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For the past several years, Saab has tried to convince consumers it was a mainstream car brand, stressing attributes like engineering and safety.

Now, the Swedish importer has decided to embrace its reputation as a car line beloved by non-conformists, not run away from it. The strategy unfolds in a visually arresting campaign using impressionistic animation and themed "Find your own road," breaking April 4 on ABC's "NYPD Blue."

In an environment of look-alike cars and car advertising, the five new commercials from Angotti, Thomas, Hedge, New York, are as unique, and quirky, as the on-the-floor ignition lock of a Saab 900. The warm-colored animation is based on illustrations created for Saab by French artist Jeanne-Philippe Delhomme.

The campaign, taking in network, cable and spot TV; 33 national and eight regional magazines; spot radio; and outdoor, will be backed by an estimated $35 million marketing budget, up 26% from 1994. It's a key part of Saab's ambitious drive to sell 35,000 cars in the U.S. this year, a 62% increase from 1994.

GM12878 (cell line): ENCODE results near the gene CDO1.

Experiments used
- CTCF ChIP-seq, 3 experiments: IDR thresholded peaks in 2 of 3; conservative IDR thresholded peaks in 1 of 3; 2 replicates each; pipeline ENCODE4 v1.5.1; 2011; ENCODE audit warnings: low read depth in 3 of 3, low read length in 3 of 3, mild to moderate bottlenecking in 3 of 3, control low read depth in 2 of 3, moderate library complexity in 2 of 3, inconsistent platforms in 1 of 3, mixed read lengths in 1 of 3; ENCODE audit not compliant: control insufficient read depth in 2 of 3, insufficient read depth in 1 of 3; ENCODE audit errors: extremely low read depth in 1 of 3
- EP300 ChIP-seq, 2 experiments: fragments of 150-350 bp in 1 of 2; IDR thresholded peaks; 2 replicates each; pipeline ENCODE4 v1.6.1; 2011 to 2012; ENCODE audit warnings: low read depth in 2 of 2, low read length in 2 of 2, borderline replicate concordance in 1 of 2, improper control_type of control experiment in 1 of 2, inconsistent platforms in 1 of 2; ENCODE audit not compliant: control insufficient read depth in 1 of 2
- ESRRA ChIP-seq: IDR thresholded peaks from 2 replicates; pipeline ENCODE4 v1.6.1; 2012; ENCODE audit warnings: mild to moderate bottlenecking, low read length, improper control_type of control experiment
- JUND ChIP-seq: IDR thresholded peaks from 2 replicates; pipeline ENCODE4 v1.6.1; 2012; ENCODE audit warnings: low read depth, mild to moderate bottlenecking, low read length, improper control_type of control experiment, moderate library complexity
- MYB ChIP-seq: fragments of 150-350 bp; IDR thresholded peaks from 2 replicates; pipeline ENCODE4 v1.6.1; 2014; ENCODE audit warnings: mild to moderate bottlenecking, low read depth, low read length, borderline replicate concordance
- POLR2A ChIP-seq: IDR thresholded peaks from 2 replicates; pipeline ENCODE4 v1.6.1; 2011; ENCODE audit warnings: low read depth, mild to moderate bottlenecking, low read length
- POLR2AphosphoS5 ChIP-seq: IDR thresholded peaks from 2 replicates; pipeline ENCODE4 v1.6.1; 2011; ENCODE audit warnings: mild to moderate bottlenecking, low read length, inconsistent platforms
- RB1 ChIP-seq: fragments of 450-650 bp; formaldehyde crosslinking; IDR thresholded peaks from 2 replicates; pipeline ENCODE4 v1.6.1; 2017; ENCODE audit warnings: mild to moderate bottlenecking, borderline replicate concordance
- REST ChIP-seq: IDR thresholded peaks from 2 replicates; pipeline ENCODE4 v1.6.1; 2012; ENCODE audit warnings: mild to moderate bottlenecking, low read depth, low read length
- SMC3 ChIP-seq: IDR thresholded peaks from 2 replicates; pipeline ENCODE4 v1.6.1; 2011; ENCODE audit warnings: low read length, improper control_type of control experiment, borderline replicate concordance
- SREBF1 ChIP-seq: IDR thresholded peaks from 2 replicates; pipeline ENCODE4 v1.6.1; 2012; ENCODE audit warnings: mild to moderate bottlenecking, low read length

The campaign fits an embryonic cultural trend to celebrate unconventionality, said David Krysiek, director-marketing for Norcross, Ga.-based Saab Cars USA. Parent company Saab-Scania AB is a 50-50 joint venture of Sweden's Saab Automobile AB and General Motors Corp.

"Research companies tell us we're moving into a period where people feel good about their choices because it fits their own self-concept rather than social conventions," Mr. Krysiek said.

The new advertising reinforces the idea that a Saab is the choice of someone who wants to break away from the pack.

One spot, for instance, features a man who considers what it would be like to never shave again, to take a year off from his job and to always say what he really thinks. Free-flowing visuals show him floating through clouds and then driving through a colorful landscape as voice-over says, "While you're considering these options, driving a Saab is a very good start."

"Saab is known for safety, performance, uniqueness and versatility, but we didn't really own any of those propositions," said John Kramer, VP-sales and marketing. "We have our products in place, and now we have to raise the brand to stand for something strong."

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